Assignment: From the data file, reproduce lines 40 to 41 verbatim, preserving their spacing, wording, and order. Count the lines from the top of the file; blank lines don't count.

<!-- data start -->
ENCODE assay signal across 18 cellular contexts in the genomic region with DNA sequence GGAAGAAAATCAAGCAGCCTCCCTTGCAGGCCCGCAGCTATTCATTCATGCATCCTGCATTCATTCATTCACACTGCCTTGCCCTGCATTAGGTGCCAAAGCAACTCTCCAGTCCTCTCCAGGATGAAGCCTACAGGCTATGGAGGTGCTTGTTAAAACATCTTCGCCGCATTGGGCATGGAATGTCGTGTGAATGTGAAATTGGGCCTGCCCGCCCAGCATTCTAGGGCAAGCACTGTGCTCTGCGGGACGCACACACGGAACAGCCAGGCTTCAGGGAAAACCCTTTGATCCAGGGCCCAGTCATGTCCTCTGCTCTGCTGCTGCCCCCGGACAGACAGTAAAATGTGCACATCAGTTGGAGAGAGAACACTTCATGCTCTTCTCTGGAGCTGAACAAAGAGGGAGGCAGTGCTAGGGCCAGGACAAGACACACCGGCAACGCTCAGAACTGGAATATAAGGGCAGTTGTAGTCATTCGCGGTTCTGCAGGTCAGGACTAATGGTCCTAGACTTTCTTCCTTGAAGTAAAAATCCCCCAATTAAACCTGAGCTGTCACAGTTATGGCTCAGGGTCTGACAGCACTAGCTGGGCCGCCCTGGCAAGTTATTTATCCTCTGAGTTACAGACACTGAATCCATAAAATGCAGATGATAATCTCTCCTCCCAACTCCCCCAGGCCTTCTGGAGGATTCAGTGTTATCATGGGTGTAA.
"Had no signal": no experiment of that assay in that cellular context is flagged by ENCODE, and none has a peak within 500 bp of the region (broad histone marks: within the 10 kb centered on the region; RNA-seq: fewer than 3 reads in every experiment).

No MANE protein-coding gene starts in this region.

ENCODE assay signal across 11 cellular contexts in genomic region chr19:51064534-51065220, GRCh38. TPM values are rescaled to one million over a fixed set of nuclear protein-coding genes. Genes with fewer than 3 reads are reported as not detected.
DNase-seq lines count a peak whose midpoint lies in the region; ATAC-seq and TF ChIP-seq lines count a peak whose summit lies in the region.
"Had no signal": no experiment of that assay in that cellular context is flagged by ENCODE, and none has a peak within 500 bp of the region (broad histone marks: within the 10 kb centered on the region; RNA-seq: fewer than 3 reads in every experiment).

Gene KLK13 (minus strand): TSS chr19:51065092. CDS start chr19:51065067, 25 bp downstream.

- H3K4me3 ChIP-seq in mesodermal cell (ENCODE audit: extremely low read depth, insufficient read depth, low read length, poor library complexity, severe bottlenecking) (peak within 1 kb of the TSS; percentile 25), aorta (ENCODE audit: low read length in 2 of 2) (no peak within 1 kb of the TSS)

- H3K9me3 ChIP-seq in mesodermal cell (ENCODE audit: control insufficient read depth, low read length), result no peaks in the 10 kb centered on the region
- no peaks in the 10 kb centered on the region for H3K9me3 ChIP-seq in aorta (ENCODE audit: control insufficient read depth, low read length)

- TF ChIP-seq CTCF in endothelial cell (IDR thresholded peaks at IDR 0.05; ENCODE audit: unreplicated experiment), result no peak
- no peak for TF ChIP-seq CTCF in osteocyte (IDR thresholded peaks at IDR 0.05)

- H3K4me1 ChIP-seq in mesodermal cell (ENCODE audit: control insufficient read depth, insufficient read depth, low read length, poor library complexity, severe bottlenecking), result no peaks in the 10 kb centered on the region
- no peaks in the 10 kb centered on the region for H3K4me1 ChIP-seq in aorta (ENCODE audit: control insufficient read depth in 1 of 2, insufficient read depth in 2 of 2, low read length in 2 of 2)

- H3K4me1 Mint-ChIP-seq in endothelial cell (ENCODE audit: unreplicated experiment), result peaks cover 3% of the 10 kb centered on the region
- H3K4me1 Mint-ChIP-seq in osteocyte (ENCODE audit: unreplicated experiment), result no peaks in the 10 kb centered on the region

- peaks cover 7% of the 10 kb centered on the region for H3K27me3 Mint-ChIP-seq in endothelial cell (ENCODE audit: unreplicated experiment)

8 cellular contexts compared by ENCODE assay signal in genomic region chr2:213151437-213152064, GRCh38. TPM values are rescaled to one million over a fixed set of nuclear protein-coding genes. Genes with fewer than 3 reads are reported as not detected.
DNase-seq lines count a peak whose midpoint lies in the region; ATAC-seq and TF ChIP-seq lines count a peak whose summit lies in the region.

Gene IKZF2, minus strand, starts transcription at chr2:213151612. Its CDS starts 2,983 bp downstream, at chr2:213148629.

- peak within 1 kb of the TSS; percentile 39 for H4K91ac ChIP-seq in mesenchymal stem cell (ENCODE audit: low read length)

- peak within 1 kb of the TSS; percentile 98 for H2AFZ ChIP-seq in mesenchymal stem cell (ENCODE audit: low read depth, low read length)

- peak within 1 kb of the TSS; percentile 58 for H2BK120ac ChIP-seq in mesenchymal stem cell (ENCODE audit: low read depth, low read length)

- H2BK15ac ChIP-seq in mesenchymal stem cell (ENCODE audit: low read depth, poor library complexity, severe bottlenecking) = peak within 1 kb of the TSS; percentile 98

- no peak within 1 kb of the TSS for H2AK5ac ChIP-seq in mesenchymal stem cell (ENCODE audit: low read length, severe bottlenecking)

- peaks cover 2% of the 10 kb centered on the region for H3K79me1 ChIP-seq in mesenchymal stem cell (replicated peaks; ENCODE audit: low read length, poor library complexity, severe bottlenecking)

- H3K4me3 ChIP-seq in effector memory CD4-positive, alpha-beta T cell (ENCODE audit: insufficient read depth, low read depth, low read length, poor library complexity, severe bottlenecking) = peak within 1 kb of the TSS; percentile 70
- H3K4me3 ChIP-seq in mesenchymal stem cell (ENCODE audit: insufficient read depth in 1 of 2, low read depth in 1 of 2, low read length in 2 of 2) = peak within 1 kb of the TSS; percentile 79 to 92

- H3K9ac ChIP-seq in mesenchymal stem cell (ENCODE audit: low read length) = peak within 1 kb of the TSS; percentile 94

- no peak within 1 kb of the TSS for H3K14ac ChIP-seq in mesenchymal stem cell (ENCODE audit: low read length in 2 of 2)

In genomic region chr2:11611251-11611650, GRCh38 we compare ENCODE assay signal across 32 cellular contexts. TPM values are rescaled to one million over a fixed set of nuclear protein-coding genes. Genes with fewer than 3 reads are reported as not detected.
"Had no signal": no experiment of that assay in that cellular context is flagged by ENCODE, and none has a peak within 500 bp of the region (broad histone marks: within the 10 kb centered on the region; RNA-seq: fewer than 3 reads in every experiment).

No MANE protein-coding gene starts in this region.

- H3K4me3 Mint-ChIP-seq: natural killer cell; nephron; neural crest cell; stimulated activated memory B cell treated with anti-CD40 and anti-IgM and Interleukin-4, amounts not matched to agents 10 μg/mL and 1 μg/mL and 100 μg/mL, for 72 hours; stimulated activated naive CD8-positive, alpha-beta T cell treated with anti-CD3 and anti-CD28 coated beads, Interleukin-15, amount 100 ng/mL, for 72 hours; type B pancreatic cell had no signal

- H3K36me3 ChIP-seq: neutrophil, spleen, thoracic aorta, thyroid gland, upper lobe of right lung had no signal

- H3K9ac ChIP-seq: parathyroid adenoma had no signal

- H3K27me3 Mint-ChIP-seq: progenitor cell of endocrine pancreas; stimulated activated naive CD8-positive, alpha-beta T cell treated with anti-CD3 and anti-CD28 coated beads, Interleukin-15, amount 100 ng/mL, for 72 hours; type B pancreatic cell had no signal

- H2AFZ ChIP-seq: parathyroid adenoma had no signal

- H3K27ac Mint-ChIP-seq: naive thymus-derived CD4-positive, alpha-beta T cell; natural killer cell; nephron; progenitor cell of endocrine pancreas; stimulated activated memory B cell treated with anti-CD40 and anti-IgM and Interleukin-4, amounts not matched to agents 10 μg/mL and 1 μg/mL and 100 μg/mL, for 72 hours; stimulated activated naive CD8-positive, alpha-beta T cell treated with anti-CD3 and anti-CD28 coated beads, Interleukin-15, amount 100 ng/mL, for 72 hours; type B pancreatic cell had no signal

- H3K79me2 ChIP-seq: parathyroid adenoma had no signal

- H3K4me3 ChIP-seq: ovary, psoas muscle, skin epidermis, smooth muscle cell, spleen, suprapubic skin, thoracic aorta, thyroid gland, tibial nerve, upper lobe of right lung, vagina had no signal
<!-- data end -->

- H3K79me2 ChIP-seq: parathyroid adenoma had no signal

- H3K4me3 ChIP-seq: ovary, psoas muscle, skin epidermis, smooth muscle cell, spleen, suprapubic skin, thoracic aorta, thyroid gland, tibial nerve, upper lobe of right lung, vagina had no signal